A Glossary of Induction Terms
By Barry Sweeny

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While it is not important what words you use to describe things, I know it is vital that all persons in a mentoring and induction program use the SAME terms to describe it. Therefore, it is important that each program define it's use of terms and seek to build a common vocabulary. The following are terms I have found help us to make the more important distinctions:

Beginning Educator
Any educator with less than two years of recent experience, whether a classroom teacher or in a specialist's role such as a school nurse or school social worker.

Recent Experience
At least half-time paid work which was in the same or a similar job responsibility to that for which the person is being hired, and which has taken place within the most recent five years

New Educator
Any educator with at least two years of recent experience but who is new to the district, whether a classroom teacher or in a specialist's role such as a school psychologist, a LD/BD teacher, or a social science teacher.

The role that a beginning or new teacher assumes when working with a mentor. The role requires and assumes a willingness to actively work with and to learn from the mentor.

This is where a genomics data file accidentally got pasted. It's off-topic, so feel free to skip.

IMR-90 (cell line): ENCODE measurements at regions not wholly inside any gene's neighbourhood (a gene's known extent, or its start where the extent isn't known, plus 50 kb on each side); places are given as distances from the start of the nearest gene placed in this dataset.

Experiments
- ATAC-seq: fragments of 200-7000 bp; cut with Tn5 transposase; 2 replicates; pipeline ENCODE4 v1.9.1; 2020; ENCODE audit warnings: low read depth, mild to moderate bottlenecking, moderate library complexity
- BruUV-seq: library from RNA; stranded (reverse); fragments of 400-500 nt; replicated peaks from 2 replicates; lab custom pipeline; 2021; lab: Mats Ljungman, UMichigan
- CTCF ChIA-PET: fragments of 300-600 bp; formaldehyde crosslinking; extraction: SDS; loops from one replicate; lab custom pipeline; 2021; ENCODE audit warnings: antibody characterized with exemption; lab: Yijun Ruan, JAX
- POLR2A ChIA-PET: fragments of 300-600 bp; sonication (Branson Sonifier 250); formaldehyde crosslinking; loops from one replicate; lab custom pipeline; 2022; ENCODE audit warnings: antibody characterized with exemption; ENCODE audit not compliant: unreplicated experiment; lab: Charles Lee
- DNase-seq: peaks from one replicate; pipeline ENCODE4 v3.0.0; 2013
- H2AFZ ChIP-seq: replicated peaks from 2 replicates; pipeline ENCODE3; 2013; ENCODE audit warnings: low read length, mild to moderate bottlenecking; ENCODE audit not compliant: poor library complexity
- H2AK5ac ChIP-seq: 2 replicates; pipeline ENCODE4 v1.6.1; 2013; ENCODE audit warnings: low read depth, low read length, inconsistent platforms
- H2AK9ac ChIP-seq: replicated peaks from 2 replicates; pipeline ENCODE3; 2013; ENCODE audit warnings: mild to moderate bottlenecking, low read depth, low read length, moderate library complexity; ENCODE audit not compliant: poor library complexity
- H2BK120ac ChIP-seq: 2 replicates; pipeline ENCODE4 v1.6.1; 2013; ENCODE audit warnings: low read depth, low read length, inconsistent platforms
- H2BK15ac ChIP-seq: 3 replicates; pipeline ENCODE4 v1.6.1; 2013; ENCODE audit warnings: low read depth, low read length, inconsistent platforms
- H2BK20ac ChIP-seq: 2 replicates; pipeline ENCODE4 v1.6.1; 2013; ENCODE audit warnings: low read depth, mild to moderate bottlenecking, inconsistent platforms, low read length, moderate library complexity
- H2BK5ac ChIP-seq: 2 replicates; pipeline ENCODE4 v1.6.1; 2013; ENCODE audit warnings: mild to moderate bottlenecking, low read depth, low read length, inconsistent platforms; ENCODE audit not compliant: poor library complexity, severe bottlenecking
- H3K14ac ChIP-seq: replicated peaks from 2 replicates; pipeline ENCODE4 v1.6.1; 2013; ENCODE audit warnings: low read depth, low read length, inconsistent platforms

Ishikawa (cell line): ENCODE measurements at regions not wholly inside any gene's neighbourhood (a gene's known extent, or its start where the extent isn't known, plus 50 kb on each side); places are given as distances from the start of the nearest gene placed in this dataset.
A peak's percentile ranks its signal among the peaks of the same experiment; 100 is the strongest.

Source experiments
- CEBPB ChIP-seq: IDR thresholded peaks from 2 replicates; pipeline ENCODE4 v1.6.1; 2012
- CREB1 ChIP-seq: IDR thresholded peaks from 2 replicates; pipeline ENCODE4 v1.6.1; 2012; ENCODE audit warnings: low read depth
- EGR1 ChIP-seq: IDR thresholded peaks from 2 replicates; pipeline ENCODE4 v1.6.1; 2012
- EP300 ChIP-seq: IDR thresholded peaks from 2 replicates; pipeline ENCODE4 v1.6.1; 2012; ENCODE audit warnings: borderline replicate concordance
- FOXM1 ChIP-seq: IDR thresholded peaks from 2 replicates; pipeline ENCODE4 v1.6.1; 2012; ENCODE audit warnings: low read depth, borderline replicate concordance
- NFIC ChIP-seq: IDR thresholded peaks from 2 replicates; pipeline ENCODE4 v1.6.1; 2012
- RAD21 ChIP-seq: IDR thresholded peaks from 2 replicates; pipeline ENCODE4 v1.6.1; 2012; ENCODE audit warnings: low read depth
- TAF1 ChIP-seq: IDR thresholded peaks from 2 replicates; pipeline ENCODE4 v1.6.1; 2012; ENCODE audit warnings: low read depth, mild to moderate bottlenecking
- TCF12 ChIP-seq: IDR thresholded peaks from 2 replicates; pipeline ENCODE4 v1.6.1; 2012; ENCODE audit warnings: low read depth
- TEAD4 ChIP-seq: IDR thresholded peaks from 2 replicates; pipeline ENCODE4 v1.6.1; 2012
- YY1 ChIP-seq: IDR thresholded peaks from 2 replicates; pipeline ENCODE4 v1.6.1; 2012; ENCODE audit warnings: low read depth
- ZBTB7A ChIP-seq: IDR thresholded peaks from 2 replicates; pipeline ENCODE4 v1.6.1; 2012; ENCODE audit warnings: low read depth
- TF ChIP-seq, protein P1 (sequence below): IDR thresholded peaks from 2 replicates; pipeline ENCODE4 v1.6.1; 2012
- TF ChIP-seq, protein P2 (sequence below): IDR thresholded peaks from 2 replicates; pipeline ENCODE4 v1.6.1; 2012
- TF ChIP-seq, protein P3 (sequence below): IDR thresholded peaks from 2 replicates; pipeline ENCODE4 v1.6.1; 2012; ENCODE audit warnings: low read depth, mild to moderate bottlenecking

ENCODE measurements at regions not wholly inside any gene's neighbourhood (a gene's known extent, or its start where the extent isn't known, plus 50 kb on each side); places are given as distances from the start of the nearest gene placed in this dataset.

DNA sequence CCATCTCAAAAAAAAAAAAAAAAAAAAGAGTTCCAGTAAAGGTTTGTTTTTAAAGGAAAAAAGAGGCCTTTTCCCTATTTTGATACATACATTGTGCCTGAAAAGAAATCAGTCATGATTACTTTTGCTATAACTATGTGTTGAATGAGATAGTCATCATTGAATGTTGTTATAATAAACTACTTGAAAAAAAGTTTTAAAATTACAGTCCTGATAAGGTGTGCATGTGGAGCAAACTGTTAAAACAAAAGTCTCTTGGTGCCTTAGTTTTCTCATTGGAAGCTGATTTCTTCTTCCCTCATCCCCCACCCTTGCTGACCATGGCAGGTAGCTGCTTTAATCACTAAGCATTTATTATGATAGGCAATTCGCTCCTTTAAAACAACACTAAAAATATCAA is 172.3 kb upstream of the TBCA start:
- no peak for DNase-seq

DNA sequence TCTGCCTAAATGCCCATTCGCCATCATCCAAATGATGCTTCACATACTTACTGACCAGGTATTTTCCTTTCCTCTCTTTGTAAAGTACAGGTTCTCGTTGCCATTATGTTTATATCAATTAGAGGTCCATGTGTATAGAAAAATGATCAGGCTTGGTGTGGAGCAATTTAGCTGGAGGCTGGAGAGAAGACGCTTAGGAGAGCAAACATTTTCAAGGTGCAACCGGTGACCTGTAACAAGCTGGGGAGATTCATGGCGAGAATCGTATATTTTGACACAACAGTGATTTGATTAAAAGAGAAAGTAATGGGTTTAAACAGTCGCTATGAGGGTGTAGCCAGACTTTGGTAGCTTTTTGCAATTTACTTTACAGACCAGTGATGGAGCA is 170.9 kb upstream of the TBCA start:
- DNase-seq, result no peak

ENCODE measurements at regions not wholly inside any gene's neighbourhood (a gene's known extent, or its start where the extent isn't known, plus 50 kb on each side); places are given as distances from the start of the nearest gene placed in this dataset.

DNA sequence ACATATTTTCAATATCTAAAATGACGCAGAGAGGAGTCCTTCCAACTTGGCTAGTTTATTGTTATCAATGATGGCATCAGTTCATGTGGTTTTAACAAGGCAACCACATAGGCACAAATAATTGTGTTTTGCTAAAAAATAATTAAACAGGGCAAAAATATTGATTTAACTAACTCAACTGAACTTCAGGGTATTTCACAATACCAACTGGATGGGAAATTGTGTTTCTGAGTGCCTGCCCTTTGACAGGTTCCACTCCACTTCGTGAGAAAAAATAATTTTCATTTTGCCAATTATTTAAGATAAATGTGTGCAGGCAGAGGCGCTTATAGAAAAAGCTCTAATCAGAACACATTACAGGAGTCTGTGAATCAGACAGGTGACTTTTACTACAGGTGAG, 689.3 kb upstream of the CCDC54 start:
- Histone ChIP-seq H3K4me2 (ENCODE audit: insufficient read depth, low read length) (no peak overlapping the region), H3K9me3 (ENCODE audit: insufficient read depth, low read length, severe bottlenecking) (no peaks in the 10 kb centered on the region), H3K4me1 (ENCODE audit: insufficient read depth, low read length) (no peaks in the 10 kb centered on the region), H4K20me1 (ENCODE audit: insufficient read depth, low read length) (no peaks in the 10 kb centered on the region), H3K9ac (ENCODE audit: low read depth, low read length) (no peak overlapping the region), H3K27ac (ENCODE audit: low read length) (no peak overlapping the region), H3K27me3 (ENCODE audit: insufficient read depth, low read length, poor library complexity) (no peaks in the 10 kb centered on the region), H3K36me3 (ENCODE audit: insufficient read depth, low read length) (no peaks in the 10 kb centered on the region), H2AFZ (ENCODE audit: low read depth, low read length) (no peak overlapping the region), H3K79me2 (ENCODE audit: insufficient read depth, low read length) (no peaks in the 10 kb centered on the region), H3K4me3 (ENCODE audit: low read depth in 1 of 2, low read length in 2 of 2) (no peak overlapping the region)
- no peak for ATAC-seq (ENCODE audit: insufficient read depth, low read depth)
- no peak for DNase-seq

The critical role and responsibility assumed by an experienced, caring, and wise educator who agrees to help, build a relationship with, and facilitate the professional growth of one or more proteges. Mentors are to be models of effective teaching and of a very visible desire to continue to grow professionally, every day, and throughout the career.

The Mentoring Process
A developmental process in which a new and an experienced educator commit to working and learning together over at least two years for the purpose of mutual support and professional development. The mentoring process includes a series of phases in which the mentor's leadership of the process is adapted to the developing strengths and changing needs of the protege. The result of an effective mentoring process is a self-confident and competent professional educator who also values what educators can do collectively on behalf of their students.

The Mentoring Relationship

The developmental relationship of a mentor and protege which is characterized by confidentiality, trust, caring, and mutual support. The mentoring relationship creates the necessary context of safety and confidence for the mentor and protege to take the risks of trying new teaching strategies and of learning in front of each other. This context is necessary for accelerated professional growth.

Induction Partners
The individual professional educators and the educational agencies and institutions which collaborate with and within school districts to implement an effective continuum of professional development for teachers from preservice throughout the professional career.

An example is the partners in the proposed Illinois Induction Initiative which are the mentor and protege, the protege's university supervisor/evaluator, the school district, the nearest Regional Office of Education or (in Cook County) the district's nearest Intermediate Service Center, the representatives of the universities teacher education programs, and the Illinois State Board of Education.

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© by Barry Sweeny, Best Practice Resources
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Web site at <http://www.teachermentors.com>.